Among the vulnerabilities potentially jeopardizing U.S. dominance in the global medical device market is a “large and growing talent and development gap,” according to a recent industry analysis on Qmed’s sister site, MD+DI. But is there really a 'human talent' deficit in the U.S., or has talent just been displaced?
In a recent industry analysis titled, “The U.S. Medical Device Industry in 2012: Challenges at Home and Abroad,” Yair Holtzman, director at WTP Advisors, called out the country's increasing dearth of 'human talent' as a distinct weakness of the domestic market. "China has nearly the same number of research professionals as the United States [does] and twice the number as Japan. If China were as productive per researcher as other countries, it could produce the second-largest number of medical technology patents," Holtzman states.
"Furthermore, the United States continues to face increasing competition for innovative talent, resources, and output. Israel and Japan lead in filing medical technology patent applications on a per capita basis, while China’s R&D expenditures as a percentage of GDP will approach U.S. levels within 10 years. As the quality of non-U.S. educational and research institutions improves, R&D funding outside the country will increase, and other developing nations’ innovative output will match and surpass that of the developed countries," he added.
Declining interest in science, technology, engineering, and mathematics (STEM) fields in the U.S. has been the subject of various initiatives and much concern in regards to its potential impact on U.S. economics and leadership. Earlier this year, the Organization for Economic Cooperation and Development revealed that the U.S. ranked below average in the number of 25- to 34-year-old workers with degrees in STEM fields, for example. And that's not the only study illustrating how the U.S. is trailing other nations in these critical areas.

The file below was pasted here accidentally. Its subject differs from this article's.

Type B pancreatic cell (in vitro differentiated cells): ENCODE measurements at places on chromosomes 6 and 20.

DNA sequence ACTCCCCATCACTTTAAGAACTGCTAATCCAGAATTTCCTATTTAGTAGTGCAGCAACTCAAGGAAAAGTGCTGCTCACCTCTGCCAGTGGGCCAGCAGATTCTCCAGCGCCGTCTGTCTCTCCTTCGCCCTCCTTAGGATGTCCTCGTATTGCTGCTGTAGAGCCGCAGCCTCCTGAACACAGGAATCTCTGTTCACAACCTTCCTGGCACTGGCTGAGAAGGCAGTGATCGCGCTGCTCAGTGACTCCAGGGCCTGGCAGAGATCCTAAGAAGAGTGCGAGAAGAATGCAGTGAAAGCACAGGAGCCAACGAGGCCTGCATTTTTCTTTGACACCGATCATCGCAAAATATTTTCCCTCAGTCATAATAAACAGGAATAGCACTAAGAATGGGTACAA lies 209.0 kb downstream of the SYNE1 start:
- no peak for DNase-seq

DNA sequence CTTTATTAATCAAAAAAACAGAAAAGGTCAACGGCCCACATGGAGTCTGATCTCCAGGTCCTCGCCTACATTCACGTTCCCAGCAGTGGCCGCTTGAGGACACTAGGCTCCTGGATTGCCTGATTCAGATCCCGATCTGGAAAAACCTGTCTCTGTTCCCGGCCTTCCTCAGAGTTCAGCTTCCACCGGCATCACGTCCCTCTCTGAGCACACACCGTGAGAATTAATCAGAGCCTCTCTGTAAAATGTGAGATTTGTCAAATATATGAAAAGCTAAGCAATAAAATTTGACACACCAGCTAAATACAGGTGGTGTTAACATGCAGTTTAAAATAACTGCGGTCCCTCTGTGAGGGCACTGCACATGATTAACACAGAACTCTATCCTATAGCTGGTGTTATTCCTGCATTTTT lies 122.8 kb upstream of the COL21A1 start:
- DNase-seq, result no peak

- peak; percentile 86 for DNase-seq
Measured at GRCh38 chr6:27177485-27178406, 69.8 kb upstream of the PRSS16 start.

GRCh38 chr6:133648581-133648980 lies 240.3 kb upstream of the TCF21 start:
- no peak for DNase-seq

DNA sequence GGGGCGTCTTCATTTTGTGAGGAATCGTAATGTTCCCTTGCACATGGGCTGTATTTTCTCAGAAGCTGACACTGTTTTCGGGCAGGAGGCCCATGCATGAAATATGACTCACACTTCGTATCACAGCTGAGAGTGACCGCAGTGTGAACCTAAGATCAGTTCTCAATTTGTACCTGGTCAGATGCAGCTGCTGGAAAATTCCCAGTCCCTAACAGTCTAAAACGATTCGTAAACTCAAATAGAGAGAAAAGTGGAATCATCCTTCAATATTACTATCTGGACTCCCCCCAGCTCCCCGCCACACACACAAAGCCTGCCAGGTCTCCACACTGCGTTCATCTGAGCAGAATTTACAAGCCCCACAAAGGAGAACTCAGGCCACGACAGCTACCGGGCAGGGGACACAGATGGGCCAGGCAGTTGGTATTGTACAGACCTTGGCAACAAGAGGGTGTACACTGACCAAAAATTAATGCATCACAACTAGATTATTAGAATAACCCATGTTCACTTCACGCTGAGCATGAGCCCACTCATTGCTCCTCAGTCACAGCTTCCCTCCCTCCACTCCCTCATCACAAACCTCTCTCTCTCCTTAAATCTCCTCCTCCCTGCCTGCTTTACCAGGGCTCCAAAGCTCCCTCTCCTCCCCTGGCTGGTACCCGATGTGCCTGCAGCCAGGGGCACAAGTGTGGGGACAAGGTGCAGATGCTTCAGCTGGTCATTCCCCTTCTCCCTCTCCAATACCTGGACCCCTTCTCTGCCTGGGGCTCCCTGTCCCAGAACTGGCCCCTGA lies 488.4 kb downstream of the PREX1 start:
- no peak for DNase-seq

Such statistics don't bode well for the future of STEM fields, including the medical device industry. But is Holtzman mischaracterizing the problem? Reader Paul Stein thinks so.
"[The author states that] 'today, the United States is struggling with a large and growing talent and development gap.' Really? After the recent thousands of layoffs by some of the biggest companies? I'm sorry, but this makes no sense, especially after these same people produced the best products in the world and created the current global dominance. Just by graduating more scientists and engineers does not make the 'Human Talent' scene any more worthy in one country or region than another. Just look at all of the unemployment in recent science graduates here in the United States, and one will realize that throwing more bodies with degrees at a problem does not create a solution," Stein wrote in the comments section of the article. "The real 'Human Talent' weakness is at the corporate level—not knowing what to do with the technical human capital in-house, not allowing creativity to flourish in R&D projects, always treating employees as liabilities in the innovation 'balance sheet,' seeking the next technological breakthrough by way of hyperexpensive acquisitions, and the list goes on and on."
Stein also accuses the author of the article of failing to address or offer up solutions for the stated 'human talent' deficit. But there may not be a simple solution. Do you agree with Stein's criticism of the 'human talent' weakness? And how should it be tackled? Let us know your thoughts in the comments section below. --Shana Leonard